Coral reefs provide homes to nearly 25% of all marine fish species (an estimated 4,000 coral reef fish species worldwide).
- Fun Facts
- Behind the Scenes
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Where at the Zoo
Elkhorn & Staghorn coral
10 coral species endemic to Galapagos Islands
Where in the World
Central America & Caribbean
Coral reefs are among the world’s most diverse ecosystems, second only to tropical rainforests. Large numbers of different types of fish are able to live and thrive close together here, because each has adapted its own unique way to feed, live, and reproduce in this complex, interconnected environment.
What They Eat
The diets of reef fishes are highly specialized. Each species has developed special physical adaptations or unique feeding strategies in order to compete successfully for food. Depending on the species, they may feed on algae, living coral, plankton, other fishes-even the parasites of larger fishes.
Where They Live
Corals thrive in warm, clear, shallow water (usually near land). Most reef-building corals need temperatures between 70º F and 85º F to survive, so many reef fishes are found in warm, tropical waters near the equator. Habitats of fish species living in a reef community can be divided by territory, diet, and time of day.
What They Do
Coral reefs provide food, nursery areas, and safe havens from predators to an amazing variety of animal and plant species. During the day, the reef is dominated by the colorful, plant-eating fishes (herbivores). At night, these fishes hide among the corals to escape falling prey to the reef’s abundance of carnivores.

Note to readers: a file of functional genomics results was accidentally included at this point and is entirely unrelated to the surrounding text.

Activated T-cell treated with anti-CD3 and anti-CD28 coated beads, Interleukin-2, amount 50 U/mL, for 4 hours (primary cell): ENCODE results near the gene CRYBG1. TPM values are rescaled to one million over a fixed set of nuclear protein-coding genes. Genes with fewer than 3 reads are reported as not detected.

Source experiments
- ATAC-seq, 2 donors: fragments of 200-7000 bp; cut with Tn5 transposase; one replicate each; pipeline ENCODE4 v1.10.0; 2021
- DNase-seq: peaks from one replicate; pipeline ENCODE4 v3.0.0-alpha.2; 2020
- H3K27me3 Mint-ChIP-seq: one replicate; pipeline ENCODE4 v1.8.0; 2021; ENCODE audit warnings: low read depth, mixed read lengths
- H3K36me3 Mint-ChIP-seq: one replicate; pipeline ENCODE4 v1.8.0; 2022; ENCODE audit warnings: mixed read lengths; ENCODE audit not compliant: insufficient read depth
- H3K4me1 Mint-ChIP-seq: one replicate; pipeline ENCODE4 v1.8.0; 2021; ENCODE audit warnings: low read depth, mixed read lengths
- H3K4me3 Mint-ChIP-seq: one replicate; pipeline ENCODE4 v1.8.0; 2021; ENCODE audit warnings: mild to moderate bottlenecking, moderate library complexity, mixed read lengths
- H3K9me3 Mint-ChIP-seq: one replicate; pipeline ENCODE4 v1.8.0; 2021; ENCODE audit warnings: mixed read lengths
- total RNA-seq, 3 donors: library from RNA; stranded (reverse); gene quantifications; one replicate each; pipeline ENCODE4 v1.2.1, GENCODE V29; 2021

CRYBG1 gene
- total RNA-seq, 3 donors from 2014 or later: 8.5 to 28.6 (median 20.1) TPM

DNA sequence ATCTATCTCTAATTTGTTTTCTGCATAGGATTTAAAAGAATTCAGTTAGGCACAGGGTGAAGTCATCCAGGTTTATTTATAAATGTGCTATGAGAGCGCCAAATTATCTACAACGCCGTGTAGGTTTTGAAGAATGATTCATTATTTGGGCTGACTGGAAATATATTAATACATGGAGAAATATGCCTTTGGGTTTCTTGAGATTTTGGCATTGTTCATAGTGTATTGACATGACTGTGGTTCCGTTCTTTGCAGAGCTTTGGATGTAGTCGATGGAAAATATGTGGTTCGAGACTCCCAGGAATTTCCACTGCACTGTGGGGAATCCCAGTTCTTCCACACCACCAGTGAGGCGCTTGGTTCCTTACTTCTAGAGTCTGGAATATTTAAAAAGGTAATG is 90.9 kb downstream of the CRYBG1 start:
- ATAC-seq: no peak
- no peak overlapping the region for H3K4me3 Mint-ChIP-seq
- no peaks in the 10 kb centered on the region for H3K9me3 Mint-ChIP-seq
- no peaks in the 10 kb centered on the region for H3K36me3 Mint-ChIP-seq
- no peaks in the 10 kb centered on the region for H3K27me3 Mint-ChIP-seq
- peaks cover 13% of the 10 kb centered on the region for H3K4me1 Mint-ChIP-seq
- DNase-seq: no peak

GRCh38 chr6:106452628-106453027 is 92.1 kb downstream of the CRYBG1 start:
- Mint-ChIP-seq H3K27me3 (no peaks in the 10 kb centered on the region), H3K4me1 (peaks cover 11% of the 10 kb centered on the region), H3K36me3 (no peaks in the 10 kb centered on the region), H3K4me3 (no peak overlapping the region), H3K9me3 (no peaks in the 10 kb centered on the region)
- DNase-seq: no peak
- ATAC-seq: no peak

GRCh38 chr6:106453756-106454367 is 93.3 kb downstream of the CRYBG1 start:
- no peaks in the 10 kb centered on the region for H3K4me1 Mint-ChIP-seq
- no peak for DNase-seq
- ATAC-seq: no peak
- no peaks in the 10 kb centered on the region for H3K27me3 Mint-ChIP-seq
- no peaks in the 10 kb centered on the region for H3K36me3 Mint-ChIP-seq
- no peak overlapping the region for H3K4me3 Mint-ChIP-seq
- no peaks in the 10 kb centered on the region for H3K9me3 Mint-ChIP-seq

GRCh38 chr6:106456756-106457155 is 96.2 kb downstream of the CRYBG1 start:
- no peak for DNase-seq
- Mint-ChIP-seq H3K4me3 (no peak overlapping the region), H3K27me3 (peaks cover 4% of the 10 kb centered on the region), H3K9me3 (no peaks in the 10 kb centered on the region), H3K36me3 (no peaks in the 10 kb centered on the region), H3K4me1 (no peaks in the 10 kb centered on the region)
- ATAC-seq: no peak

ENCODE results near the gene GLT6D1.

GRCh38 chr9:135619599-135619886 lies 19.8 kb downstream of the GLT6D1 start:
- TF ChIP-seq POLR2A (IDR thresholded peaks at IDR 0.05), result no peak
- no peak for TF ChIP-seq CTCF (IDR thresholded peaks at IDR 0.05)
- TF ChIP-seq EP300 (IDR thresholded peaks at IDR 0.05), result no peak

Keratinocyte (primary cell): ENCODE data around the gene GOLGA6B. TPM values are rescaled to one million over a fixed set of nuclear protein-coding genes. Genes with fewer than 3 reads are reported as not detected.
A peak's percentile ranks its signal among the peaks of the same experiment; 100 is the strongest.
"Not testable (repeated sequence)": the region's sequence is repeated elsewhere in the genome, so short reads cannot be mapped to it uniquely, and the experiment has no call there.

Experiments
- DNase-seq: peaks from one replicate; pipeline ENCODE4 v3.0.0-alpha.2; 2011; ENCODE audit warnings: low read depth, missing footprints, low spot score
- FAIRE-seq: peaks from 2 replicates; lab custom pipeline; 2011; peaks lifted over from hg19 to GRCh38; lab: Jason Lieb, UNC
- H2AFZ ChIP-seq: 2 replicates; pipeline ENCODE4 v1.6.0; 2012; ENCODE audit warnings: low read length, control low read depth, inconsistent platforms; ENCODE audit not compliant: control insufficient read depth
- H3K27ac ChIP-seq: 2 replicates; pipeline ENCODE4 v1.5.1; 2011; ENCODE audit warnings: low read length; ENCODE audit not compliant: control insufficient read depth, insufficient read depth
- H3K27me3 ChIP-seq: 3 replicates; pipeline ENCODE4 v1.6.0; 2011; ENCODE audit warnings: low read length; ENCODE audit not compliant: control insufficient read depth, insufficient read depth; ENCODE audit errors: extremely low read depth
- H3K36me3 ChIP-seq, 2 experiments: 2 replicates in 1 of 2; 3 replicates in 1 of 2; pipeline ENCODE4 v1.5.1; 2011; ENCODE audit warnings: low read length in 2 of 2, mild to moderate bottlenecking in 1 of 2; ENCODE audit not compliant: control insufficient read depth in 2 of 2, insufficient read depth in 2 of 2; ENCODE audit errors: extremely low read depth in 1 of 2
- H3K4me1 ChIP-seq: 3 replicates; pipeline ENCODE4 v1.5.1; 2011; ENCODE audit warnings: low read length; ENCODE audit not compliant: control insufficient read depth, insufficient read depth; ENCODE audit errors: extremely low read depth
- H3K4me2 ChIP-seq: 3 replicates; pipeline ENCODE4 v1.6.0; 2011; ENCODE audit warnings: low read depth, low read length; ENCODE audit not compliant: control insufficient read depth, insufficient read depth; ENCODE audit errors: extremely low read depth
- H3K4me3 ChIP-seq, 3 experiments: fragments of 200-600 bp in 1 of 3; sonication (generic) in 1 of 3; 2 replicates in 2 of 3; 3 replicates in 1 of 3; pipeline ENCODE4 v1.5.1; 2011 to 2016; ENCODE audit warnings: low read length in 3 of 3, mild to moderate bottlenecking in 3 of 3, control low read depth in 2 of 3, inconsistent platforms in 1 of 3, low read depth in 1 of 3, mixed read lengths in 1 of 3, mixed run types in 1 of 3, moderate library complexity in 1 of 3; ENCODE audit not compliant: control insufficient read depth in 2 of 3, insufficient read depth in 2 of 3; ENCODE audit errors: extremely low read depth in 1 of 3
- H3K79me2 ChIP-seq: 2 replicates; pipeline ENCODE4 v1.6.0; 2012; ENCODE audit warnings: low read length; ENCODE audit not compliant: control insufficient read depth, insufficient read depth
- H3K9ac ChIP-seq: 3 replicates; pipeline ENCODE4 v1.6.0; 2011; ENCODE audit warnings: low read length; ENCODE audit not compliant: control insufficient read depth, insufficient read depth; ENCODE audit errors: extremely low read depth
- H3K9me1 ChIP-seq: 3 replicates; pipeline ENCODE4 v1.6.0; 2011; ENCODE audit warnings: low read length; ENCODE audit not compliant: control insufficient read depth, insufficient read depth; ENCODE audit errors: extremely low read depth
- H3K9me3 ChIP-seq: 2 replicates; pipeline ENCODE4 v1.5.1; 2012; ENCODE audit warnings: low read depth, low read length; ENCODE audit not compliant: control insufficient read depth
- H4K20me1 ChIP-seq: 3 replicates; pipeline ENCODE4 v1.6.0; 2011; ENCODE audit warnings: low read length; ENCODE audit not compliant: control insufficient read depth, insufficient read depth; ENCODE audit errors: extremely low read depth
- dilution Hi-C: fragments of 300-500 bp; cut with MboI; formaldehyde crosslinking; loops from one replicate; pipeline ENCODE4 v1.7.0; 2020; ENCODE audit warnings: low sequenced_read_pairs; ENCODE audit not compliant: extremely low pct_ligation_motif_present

How They’re Doing
Coral reef fishes depend on healthy corals to survive. With 25% of coral reefs already destroyed, some scientists estimate that the remaining reefs may disappear completely by the year 2030. Temperature changes, run-off pollution, sedimentation, and harmful fishing and recreation practices destroy reefs.
Where at the Zoo
Elkhorn & Staghorn coral
10 coral species endemic to Galapagos Islands
Where in the World
Central America & Caribbean
Remoras hitch piggyback rides on sharks and hang on with suctions cup discs on their heads. Remoras keep the shark’s skin free of parasites and in return get to eat bits of leftover food.
A coral colony is like an enormous limestone condominium, getting its bright color from algae tenants. Algae make sugary food for coral from seawater and sun and recycle waste products into oxygen and food.
Coral reefs are like underwater rainforests:
- Both are wondrous, complex ecosystems.
- They shelter the most diverse collection of plants and animals on earth.
- Combined, they house the greatest density of species on the planet.
- Reefs and tropical rain forests both occur in warm climates.
- Creatures that reside in them depend on each other to live.
- People living nearby need them to survive.
- They are being destroyed at phenomenal rates.
- People are their worst enemy.
Corals and sponges are animals. Most earn their names from something they resemble on land.
- Elkhorn coral looks like horns or antlers.
- Brain coral is dome-shaped with irregular surface patterns.
- Table coral looks like you could set it for dinner.
- Tube sponges resemble smoke stacks.
- Chalice sponges are shaped like a short-stemmed wine glass.
At the Minnesota Zoo, our spectacular floor to ceiling underwater viewing windows on the Tropics Trail allow you to get a close-up look at a variety of fish species without ever getting wet! Watch our aquarium staff scuba dive with the sharks and tropical fish for a feeding. The divers are equipped with special two-way microphones to talk about the exhibit and answer your questions. Coral Reef fishes are fed daily at 10:30 .m., and Coral Reef sharks are fed daily at 3:00 p.m.